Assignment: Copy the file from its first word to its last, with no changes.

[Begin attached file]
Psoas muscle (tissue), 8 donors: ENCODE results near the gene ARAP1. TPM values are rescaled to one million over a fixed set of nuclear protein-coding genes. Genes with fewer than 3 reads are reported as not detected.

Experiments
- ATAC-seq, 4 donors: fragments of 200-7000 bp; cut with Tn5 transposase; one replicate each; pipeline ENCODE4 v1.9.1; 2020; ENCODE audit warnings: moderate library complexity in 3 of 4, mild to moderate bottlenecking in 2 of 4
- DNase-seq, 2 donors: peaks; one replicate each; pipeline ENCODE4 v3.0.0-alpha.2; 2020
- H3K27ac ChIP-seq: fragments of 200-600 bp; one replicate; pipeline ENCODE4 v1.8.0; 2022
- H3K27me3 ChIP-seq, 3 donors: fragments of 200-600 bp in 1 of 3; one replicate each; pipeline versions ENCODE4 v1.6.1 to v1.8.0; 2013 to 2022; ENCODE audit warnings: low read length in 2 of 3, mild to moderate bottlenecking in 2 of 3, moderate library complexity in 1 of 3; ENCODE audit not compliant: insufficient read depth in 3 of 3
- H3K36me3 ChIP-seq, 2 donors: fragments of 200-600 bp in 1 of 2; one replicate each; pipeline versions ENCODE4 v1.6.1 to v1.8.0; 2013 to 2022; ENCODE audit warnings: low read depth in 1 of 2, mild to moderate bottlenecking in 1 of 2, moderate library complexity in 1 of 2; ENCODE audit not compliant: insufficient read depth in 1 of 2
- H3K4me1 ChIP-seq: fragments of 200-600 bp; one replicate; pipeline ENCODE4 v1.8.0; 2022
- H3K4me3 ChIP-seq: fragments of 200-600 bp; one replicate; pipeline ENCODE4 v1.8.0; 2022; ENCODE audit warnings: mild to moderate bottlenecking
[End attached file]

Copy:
Psoas muscle (tissue), 8 donors: ENCODE results near the gene ARAP1. TPM values are rescaled to one million over a fixed set of nuclear protein-coding genes. Genes with fewer than 3 reads are reported as not detected.

Experiments
- ATAC-seq, 4 donors: fragments of 200-7000 bp; cut with Tn5 transposase; one replicate each; pipeline ENCODE4 v1.9.1; 2020; ENCODE audit warnings: moderate library complexity in 3 of 4, mild to moderate bottlenecking in 2 of 4
- DNase-seq, 2 donors: peaks; one replicate each; pipeline ENCODE4 v3.0.0-alpha.2; 2020
- H3K27ac ChIP-seq: fragments of 200-600 bp; one replicate; pipeline ENCODE4 v1.8.0; 2022
- H3K27me3 ChIP-seq, 3 donors: fragments of 200-600 bp in 1 of 3; one replicate each; pipeline versions ENCODE4 v1.6.1 to v1.8.0; 2013 to 2022; ENCODE audit warnings: low read length in 2 of 3, mild to moderate bottlenecking in 2 of 3, moderate library complexity in 1 of 3; ENCODE audit not compliant: insufficient read depth in 3 of 3
- H3K36me3 ChIP-seq, 2 donors: fragments of 200-600 bp in 1 of 2; one replicate each; pipeline versions ENCODE4 v1.6.1 to v1.8.0; 2013 to 2022; ENCODE audit warnings: low read depth in 1 of 2, mild to moderate bottlenecking in 1 of 2, moderate library complexity in 1 of 2; ENCODE audit not compliant: insufficient read depth in 1 of 2
- H3K4me1 ChIP-seq: fragments of 200-600 bp; one replicate; pipeline ENCODE4 v1.8.0; 2022
- H3K4me3 ChIP-seq: fragments of 200-600 bp; one replicate; pipeline ENCODE4 v1.8.0; 2022; ENCODE audit warnings: mild to moderate bottlenecking